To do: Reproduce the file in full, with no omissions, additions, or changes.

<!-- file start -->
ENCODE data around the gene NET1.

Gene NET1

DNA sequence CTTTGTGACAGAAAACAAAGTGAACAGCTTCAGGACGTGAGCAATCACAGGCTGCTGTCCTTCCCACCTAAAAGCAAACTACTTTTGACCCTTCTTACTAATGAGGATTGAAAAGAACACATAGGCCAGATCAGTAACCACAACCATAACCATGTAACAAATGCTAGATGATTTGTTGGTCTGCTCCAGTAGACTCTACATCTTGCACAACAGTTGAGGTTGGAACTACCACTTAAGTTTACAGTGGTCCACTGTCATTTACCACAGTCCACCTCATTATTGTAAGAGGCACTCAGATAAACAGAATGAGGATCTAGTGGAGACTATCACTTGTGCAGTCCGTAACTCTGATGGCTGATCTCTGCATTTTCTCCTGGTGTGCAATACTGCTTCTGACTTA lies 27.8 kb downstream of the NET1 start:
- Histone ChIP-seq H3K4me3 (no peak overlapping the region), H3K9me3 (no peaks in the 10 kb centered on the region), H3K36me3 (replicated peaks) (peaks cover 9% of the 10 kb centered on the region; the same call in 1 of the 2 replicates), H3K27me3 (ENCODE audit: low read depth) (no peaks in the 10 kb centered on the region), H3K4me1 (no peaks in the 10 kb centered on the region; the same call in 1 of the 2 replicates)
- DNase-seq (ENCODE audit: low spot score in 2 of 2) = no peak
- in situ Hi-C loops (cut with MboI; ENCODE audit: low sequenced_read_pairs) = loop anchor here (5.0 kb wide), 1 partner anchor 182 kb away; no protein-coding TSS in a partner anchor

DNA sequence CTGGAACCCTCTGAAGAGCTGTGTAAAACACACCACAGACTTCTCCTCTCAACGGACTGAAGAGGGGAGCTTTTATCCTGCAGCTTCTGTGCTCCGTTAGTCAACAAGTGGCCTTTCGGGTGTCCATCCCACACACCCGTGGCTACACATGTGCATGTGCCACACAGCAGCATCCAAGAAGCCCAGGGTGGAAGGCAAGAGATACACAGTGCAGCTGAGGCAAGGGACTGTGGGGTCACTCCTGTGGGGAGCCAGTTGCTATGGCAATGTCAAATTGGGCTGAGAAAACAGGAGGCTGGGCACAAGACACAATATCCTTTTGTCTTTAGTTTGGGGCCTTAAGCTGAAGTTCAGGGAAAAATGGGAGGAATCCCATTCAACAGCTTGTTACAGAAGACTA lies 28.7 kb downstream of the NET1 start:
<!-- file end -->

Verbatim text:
ENCODE data around the gene NET1.

Gene NET1

DNA sequence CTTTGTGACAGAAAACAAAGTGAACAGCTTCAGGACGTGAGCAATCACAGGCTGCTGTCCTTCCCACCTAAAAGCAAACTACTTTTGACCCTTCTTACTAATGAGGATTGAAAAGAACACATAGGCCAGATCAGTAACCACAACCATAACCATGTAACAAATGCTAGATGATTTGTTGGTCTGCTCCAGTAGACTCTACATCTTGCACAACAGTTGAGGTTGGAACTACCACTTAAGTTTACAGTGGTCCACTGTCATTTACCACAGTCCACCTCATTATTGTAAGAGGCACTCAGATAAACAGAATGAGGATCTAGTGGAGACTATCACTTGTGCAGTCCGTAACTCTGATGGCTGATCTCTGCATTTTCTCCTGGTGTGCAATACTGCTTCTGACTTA lies 27.8 kb downstream of the NET1 start:
- Histone ChIP-seq H3K4me3 (no peak overlapping the region), H3K9me3 (no peaks in the 10 kb centered on the region), H3K36me3 (replicated peaks) (peaks cover 9% of the 10 kb centered on the region; the same call in 1 of the 2 replicates), H3K27me3 (ENCODE audit: low read depth) (no peaks in the 10 kb centered on the region), H3K4me1 (no peaks in the 10 kb centered on the region; the same call in 1 of the 2 replicates)
- DNase-seq (ENCODE audit: low spot score in 2 of 2) = no peak
- in situ Hi-C loops (cut with MboI; ENCODE audit: low sequenced_read_pairs) = loop anchor here (5.0 kb wide), 1 partner anchor 182 kb away; no protein-coding TSS in a partner anchor

DNA sequence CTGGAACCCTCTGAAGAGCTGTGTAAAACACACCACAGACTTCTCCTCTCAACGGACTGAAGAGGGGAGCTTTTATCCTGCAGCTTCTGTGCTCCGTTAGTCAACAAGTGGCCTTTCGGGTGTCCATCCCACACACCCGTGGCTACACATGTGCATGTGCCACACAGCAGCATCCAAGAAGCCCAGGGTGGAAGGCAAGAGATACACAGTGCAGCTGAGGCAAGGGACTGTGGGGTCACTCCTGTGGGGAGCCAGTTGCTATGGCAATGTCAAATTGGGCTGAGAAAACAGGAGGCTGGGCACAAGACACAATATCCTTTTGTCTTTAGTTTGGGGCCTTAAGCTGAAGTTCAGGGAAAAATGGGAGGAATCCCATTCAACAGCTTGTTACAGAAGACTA lies 28.7 kb downstream of the NET1 start: